Rutgers named one of America’s Top 20 Public Colleges


NEW BRUNSWICK, NJ – Rutgers University in New Brunswick is now one of the top 20 public universities in the country, according to US News and World Reports Ranking of the best colleges 2022-2023, just released on Monday.

Rutgers-New Brunswick ranked #19 among top public schools in the United States

Princeton University was also ranked #1 in a separate list of top national universities. National universities, which focus on research and offer several doctoral programs, are classified separately from liberal arts colleges and public schools.

Rutgers was also highlighted for its support of veterans and its focus on student social mobility.

For social mobility, Rutgers-Newark is in the top 10 national universities at No. 7, while Rutgers-Camden is ranked No. 30 and Rutgers-New Brunswick No. 63. As of 2019, American News took into account a school’s success in promoting social mobility by measuring the success of students who received federal Pell Grants, among other factors. Students who receive Federal Pell Grants typically come from households with family incomes of less than $50,000 per year.

The ranking of the best colleges, started by US News and World Report in the mid-1980s, this year rated an all-time high of 1,500 American colleges and universities.

Only academic data from its surveys of higher education institutions and trusted third-party sources, including academic peers, is used to calculate each ranking factor.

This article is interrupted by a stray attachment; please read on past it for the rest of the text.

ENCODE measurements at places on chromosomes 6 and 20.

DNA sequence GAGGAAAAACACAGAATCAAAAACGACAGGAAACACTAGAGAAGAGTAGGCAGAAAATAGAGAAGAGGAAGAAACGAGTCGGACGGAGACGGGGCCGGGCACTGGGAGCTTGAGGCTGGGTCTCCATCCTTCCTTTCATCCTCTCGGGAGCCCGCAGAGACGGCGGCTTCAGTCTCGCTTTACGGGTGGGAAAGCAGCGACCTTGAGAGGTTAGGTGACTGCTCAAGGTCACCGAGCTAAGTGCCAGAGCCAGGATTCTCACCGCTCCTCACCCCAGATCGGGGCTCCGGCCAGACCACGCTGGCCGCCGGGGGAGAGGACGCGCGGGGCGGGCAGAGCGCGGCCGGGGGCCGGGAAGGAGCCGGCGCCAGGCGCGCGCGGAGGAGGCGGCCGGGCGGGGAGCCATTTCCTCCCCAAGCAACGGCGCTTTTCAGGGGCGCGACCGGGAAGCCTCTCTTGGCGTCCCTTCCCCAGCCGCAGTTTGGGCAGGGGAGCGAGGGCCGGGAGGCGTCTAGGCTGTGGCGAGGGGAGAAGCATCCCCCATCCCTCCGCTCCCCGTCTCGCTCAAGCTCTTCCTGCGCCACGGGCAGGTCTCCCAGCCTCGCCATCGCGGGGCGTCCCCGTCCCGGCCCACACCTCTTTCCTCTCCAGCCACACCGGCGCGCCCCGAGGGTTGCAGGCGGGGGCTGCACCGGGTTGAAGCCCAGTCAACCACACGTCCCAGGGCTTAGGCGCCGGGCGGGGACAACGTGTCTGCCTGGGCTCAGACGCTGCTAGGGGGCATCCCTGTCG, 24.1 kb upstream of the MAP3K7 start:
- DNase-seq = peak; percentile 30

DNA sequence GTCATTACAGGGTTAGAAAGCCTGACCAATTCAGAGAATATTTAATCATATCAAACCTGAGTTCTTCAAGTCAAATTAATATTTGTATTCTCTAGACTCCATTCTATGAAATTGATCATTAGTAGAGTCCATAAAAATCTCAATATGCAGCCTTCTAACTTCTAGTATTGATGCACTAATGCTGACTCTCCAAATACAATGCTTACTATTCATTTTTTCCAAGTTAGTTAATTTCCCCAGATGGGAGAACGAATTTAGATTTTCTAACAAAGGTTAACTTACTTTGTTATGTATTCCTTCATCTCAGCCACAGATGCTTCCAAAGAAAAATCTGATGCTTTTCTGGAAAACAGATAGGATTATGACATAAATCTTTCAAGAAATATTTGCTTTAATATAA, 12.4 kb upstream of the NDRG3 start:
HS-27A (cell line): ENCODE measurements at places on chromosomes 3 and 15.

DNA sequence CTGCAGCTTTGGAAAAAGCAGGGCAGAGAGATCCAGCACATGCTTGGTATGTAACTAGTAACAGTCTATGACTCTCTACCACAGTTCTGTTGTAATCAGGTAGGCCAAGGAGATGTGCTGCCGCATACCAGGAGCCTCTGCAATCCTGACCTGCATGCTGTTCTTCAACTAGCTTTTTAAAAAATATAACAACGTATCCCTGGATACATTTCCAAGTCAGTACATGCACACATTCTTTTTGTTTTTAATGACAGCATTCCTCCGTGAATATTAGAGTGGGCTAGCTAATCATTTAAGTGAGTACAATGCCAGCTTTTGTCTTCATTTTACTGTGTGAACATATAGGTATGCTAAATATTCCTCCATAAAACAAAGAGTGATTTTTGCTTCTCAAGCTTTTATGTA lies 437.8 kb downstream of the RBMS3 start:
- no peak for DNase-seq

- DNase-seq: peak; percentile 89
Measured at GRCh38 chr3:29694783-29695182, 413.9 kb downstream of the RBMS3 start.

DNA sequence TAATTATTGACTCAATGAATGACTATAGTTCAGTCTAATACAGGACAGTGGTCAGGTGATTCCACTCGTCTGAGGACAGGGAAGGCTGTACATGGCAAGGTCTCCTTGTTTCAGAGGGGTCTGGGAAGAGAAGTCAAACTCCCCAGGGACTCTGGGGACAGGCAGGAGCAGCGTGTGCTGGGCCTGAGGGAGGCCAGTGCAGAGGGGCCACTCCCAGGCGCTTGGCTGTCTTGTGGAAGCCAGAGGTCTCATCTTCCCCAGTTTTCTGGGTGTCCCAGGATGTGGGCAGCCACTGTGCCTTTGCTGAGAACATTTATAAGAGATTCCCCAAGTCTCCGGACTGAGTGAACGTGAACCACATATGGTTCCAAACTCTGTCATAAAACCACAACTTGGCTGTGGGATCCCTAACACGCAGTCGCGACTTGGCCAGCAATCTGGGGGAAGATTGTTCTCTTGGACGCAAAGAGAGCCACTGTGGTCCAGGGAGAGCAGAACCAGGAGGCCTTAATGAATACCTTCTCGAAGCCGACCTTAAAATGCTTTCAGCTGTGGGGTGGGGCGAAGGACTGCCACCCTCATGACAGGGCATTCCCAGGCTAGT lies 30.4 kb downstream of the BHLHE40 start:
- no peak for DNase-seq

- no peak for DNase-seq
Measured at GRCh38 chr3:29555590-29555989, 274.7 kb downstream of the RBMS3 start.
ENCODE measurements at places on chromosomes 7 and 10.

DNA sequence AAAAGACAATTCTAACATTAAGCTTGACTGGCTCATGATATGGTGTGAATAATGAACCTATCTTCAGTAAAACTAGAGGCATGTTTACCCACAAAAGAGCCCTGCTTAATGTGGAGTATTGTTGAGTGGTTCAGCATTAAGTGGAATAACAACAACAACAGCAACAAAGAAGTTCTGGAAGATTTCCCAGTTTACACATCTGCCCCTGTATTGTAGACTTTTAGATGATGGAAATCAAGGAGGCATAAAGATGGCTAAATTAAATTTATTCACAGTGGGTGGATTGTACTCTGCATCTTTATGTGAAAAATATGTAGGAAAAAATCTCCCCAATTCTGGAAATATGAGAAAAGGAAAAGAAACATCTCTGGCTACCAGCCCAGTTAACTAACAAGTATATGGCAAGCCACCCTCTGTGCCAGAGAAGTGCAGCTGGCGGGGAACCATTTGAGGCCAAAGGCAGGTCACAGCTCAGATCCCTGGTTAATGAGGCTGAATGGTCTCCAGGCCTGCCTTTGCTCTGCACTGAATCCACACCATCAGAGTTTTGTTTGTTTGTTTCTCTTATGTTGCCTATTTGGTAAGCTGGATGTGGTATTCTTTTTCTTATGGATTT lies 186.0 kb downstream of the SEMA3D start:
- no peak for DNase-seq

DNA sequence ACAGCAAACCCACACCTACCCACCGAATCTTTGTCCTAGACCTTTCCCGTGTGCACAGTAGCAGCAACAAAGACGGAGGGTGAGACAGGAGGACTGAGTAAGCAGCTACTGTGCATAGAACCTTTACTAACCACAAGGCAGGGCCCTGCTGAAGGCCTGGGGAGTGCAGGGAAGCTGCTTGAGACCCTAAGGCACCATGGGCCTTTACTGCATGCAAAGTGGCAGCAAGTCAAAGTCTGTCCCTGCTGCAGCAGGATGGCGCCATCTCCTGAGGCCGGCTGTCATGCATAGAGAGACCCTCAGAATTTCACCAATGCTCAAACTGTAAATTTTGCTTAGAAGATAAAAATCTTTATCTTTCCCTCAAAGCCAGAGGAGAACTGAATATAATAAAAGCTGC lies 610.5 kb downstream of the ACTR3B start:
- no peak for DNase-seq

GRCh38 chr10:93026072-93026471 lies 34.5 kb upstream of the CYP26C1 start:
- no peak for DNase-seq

American News notes that 40% of a school’s ranking comes from seven different outcomes measuring its success in enrolling, retaining, and graduating students from diverse backgrounds with manageable debt. Five factors related to a school’s faculty, including class size and the number of teaching faculty relative to the number of students, account for 20% of a school’s ranking.

Two businesses emerged in the 1980s that changed higher education: the test prep business — largely shaped by Stanley Kaplan, who founded Kaplan, Inc. — and the start of U.S. News & World Report rankings, according to Business Insider.

American News began to rate universities based on the test scores of admitted students, prompting colleges to want more high-scoring applicants. Universities offered merit-based scholarships and financial incentives to high-performing students. As a result, affluent parents of college applicants paid for test prep for their children in order to obtain these incentives.

James Fallows, a former editor of US News, even called them “meaningless” in an interview with NPR.

“The reason they started doing it in the early 1980s under a man named Mel Elfin was because it was a brilliant business strategy,” Fallows said of US News and World Report. “By appealing to the human desire for rankings and knowing where you rank and where somebody else ranks, they were able to do a very important part of their business, which is now essentially the only part of their business.”

National Patch Team contributed to this report.

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